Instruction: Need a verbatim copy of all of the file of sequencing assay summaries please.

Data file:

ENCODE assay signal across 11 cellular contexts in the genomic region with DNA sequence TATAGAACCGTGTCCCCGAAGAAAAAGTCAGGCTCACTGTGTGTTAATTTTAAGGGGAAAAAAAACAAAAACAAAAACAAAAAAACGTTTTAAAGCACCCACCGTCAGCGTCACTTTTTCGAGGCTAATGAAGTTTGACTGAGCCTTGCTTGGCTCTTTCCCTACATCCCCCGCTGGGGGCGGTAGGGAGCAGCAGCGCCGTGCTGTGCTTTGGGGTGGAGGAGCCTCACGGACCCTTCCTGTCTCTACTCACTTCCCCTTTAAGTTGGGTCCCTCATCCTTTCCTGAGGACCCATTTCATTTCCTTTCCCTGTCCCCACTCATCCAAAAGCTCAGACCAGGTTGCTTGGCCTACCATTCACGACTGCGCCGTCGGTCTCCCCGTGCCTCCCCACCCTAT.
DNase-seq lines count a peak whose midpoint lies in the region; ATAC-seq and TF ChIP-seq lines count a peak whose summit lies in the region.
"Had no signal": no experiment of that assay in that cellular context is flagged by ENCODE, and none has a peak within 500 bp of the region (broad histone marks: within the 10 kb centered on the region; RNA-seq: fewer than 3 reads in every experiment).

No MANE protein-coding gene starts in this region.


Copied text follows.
ENCODE assay signal across 11 cellular contexts in the genomic region with DNA sequence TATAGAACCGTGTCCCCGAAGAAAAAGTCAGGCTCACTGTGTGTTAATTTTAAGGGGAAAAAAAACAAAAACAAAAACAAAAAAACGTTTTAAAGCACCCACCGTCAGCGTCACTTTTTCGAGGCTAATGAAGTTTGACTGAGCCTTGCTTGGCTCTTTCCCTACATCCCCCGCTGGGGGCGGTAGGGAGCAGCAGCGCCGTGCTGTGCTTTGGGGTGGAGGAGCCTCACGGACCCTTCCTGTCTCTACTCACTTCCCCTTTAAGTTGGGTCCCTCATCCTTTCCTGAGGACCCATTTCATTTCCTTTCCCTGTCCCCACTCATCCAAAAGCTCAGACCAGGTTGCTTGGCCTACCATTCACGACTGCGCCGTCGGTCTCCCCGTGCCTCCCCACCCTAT.
DNase-seq lines count a peak whose midpoint lies in the region; ATAC-seq and TF ChIP-seq lines count a peak whose summit lies in the region.
"Had no signal": no experiment of that assay in that cellular context is flagged by ENCODE, and none has a peak within 500 bp of the region (broad histone marks: within the 10 kb centered on the region; RNA-seq: fewer than 3 reads in every experiment).

No MANE protein-coding gene starts in this region.